Dahlgren Gun Tools: an In-Depth Look at Treatment, Part III

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Gun tool after salts have been removed and after chemical cleaning

In this blog post we’ll continue the discussion about one of USS Monitor’s gun cleaning tools, and the conservation treatment it has undergone.

Review

In Part I, I discussed the purpose of the gun tool and how the treatment plan for the gun tool was developed. Part II delved into what steps were taken to preserve the textile found on the iron handle. I also touched on the importance of removing salts from marine archaeological objects and how the desalination process was adjusted for a composite organic & inorganic object. Finally, I explained how we stabilize waterlogged wood in conservation.   Read more

Make a little birdhouse in your….tank farm?

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Photo of an Eastern Blue Bird in The Mariners’ Park. Photo courtesy of Rand Milam/The Mariners’ Museum and Park.

We’ve had our fair share of animal interactions in the Conservation Lab. With the Park surrounding the Museum, and the tank farm (outdoor tanks for storing large objects) so close to the woods, we expect to get the occasional turtle, goose, or squirrel coming to inspect our work. What we didn’t expect was to have a several-year-long battle with….bluebirds.

For anyone who doesn’t know, bluebirds are small, brightly colored birds that nest in tall trees, and have 2-4 broods (times they lay their eggs) each summer. My stepmom loves bluebirds and sets up a birdhouse for a bluebird family in the backyard every year, so I’m always keeping an eye out for these feathered friends.   Read more

Dahlgren Gun Tools: an In-Depth Look at Treatment, Part II

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Image of gun tool before treatment.

In this blog post we’ll continue the discussion about one of USS Monitor’s gun cleaning tools, and the conservation treatment it has undergone.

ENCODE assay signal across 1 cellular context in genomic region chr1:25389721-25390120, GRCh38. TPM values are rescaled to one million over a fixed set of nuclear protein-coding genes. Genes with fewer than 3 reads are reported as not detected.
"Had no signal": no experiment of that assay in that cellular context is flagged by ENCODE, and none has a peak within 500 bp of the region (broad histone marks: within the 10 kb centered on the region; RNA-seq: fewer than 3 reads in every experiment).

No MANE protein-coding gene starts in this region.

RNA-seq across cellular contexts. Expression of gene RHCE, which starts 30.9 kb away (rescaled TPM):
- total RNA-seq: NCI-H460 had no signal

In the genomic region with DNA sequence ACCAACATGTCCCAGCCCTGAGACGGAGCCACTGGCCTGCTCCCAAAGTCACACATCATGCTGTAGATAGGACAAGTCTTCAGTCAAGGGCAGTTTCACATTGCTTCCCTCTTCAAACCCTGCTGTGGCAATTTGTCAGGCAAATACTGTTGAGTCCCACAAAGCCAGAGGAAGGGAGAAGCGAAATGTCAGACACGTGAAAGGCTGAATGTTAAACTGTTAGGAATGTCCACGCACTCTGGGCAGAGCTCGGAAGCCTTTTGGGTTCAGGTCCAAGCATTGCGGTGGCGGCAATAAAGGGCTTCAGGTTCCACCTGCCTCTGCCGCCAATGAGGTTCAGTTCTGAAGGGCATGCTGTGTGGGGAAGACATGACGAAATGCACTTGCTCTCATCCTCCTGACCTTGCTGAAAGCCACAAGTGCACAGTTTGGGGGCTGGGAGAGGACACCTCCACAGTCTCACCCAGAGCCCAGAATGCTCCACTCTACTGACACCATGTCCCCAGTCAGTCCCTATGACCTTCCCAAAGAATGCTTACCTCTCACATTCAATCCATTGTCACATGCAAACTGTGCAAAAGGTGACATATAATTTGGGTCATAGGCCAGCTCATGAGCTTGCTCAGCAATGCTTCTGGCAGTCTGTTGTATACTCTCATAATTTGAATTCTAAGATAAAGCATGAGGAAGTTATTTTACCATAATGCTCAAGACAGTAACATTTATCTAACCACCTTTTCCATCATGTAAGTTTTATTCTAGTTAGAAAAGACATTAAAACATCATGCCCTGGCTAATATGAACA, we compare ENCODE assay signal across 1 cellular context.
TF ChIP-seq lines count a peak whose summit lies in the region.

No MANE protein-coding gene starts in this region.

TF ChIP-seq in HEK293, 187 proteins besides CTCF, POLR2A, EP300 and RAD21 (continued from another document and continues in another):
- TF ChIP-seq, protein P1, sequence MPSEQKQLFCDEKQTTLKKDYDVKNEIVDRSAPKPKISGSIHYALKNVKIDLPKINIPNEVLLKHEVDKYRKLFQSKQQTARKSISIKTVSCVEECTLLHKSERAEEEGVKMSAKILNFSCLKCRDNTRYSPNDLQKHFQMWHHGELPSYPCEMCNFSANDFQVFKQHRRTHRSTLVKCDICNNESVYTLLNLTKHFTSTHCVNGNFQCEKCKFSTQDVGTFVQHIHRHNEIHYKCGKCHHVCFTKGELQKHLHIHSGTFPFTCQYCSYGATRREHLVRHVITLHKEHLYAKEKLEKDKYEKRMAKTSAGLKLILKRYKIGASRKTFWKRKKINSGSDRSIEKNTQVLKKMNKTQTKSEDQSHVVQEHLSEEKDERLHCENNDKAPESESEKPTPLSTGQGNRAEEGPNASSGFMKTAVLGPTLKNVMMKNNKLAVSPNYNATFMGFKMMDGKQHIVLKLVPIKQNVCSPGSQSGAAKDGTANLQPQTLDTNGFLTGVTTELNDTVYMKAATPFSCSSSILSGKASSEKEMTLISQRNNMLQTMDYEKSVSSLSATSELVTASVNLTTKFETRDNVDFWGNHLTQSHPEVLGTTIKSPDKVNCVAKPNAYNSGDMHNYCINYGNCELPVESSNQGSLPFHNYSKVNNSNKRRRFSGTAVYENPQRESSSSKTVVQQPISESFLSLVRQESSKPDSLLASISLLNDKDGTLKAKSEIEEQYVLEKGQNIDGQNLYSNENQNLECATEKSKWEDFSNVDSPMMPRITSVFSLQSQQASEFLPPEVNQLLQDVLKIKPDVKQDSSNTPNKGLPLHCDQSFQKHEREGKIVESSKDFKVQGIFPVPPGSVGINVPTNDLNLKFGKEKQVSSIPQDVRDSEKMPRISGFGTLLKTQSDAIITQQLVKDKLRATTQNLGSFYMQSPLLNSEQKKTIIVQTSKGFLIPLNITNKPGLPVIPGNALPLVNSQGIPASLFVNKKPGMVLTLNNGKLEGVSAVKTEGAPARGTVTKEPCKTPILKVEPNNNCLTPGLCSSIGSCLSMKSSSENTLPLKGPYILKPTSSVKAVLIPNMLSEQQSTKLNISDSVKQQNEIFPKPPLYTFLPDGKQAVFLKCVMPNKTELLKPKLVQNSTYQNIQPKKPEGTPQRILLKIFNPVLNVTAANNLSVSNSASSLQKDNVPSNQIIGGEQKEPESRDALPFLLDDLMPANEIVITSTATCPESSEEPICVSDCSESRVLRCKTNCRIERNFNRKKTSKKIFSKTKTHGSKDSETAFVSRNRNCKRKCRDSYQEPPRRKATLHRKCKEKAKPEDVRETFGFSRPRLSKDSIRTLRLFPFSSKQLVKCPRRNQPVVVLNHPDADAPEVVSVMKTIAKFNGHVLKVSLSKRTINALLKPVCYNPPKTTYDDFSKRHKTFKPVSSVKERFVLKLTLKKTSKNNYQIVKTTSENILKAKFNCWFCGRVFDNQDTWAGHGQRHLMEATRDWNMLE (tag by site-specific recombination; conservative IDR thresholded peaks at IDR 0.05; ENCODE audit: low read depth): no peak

Review

In Part I, I discussed the purpose of the gun tool. I also showed how the way the gun tool was constructed made it impossible for me to disassemble the tool and treat the metal and wooden parts separately. This meant I was going to have to think outside the normal conservation treatment box and treat the wood and metal parts together. I also mentioned that I found textile wrapped around the iron handle and that I’d have to take extra steps to ensure it was preserved through treatment.    Read more

Dahlgren Gun Tools: an In-Depth Look at Treatment, Part I

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Image of USS Monitor’s Port Dahlgren gun. Photo courtesy of The Mariners’ Museum and Park

Cannon Tools

You’re probably familiar already with USS Monitor’s Dahlgren guns. They are a key part of the history of Monitor, and we have completed some significant conservation steps to finishing treatment on the Dahlgrens recently. What you are likely less familiar with are the tools that were used to maintain the Dahlgren guns while they were used on USS Monitor

In the image above you’ll see illustrations of several historic cannon cleaning and loading tools. 1) The sponge would be dipped in water, and run down the barrel of the cannon to extinguish sparks in the bore after firing. 2) The worm cleaned unburned fragments of cloth powder bags from the bore. 3) Ladles were originally used to load powder, but after cartridge bags came into use, they were used to extract loads from the muzzle. 4) The rammer sealed cartridge and ball in place in the barrel. 5) The scraper and searchers were used to clean the gun. 6) The handspike helped to move the gun carriage and to adjust the gun’s elevation.  (From Albert Manucy, Artillery Through the Ages (Government Printing Office, 1949). All of these tools would be used to maintain the Dahlgren guns on Monitor and generally used each time the cannon was fired.    Read more

New Year, New Project: USS Monitor’s rope

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This piece I worked on in 2019 has a splice in it forming two loops. Features like this may help us understand more about its purpose.

What’s your New Year’s resolution? I’m not great about setting personal resolutions, but we do have one for USS Monitor; 2021 is the year of rope! This year the archaeological conservators are working together, separately, to finish all of the rope fragments in our walk-in fridge.

Normally our yearly work plan focuses on the larger items which require multiple people. We then fill in our extra time with smaller artifacts. Because of social distancing and limiting people in the lab space, this project is a great alternative. The four of us will work together on our own time to treat the remaining 90 accessioned rope pieces. Not only will this free up space in our cold storage area, but it means that an entire material type will be treated and available for research.   Read more